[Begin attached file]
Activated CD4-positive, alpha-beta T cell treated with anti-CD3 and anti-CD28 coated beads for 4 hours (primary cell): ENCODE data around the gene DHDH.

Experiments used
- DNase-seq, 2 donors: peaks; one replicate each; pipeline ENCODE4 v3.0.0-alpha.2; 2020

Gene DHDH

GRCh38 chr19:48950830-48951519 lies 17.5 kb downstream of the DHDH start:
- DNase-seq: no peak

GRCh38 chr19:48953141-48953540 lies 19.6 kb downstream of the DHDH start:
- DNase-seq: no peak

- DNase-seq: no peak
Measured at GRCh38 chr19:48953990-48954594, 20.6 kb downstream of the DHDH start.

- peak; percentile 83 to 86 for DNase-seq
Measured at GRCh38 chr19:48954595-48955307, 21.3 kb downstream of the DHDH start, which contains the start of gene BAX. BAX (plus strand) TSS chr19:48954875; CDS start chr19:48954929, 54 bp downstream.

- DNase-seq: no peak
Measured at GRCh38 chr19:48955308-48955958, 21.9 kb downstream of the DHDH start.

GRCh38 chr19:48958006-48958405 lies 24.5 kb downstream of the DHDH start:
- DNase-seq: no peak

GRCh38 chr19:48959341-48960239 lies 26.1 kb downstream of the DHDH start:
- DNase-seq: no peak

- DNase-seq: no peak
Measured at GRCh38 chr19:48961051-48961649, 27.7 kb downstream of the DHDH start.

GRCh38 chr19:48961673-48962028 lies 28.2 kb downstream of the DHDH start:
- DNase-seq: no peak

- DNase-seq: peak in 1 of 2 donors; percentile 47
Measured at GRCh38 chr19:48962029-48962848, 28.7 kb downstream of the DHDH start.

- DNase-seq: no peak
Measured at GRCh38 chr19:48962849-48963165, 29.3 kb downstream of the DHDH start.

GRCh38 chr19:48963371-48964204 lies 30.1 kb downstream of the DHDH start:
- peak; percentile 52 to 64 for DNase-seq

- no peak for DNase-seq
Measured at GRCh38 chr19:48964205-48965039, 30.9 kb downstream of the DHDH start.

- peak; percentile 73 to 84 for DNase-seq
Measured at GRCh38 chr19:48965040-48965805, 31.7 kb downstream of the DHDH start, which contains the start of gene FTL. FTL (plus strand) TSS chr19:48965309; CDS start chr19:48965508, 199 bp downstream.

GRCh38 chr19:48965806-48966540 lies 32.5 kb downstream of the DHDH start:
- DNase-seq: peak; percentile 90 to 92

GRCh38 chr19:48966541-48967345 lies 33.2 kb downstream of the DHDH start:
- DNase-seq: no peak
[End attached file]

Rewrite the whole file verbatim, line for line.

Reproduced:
Activated CD4-positive, alpha-beta T cell treated with anti-CD3 and anti-CD28 coated beads for 4 hours (primary cell): ENCODE data around the gene DHDH.

Experiments used
- DNase-seq, 2 donors: peaks; one replicate each; pipeline ENCODE4 v3.0.0-alpha.2; 2020

Gene DHDH

GRCh38 chr19:48950830-48951519 lies 17.5 kb downstream of the DHDH start:
- DNase-seq: no peak

GRCh38 chr19:48953141-48953540 lies 19.6 kb downstream of the DHDH start:
- DNase-seq: no peak

- DNase-seq: no peak
Measured at GRCh38 chr19:48953990-48954594, 20.6 kb downstream of the DHDH start.

- peak; percentile 83 to 86 for DNase-seq
Measured at GRCh38 chr19:48954595-48955307, 21.3 kb downstream of the DHDH start, which contains the start of gene BAX. BAX (plus strand) TSS chr19:48954875; CDS start chr19:48954929, 54 bp downstream.

- DNase-seq: no peak
Measured at GRCh38 chr19:48955308-48955958, 21.9 kb downstream of the DHDH start.

GRCh38 chr19:48958006-48958405 lies 24.5 kb downstream of the DHDH start:
- DNase-seq: no peak

GRCh38 chr19:48959341-48960239 lies 26.1 kb downstream of the DHDH start:
- DNase-seq: no peak

- DNase-seq: no peak
Measured at GRCh38 chr19:48961051-48961649, 27.7 kb downstream of the DHDH start.

GRCh38 chr19:48961673-48962028 lies 28.2 kb downstream of the DHDH start:
- DNase-seq: no peak

- DNase-seq: peak in 1 of 2 donors; percentile 47
Measured at GRCh38 chr19:48962029-48962848, 28.7 kb downstream of the DHDH start.

- DNase-seq: no peak
Measured at GRCh38 chr19:48962849-48963165, 29.3 kb downstream of the DHDH start.

GRCh38 chr19:48963371-48964204 lies 30.1 kb downstream of the DHDH start:
- peak; percentile 52 to 64 for DNase-seq

- no peak for DNase-seq
Measured at GRCh38 chr19:48964205-48965039, 30.9 kb downstream of the DHDH start.

- peak; percentile 73 to 84 for DNase-seq
Measured at GRCh38 chr19:48965040-48965805, 31.7 kb downstream of the DHDH start, which contains the start of gene FTL. FTL (plus strand) TSS chr19:48965309; CDS start chr19:48965508, 199 bp downstream.

GRCh38 chr19:48965806-48966540 lies 32.5 kb downstream of the DHDH start:
- DNase-seq: peak; percentile 90 to 92

GRCh38 chr19:48966541-48967345 lies 33.2 kb downstream of the DHDH start:
- DNase-seq: no peak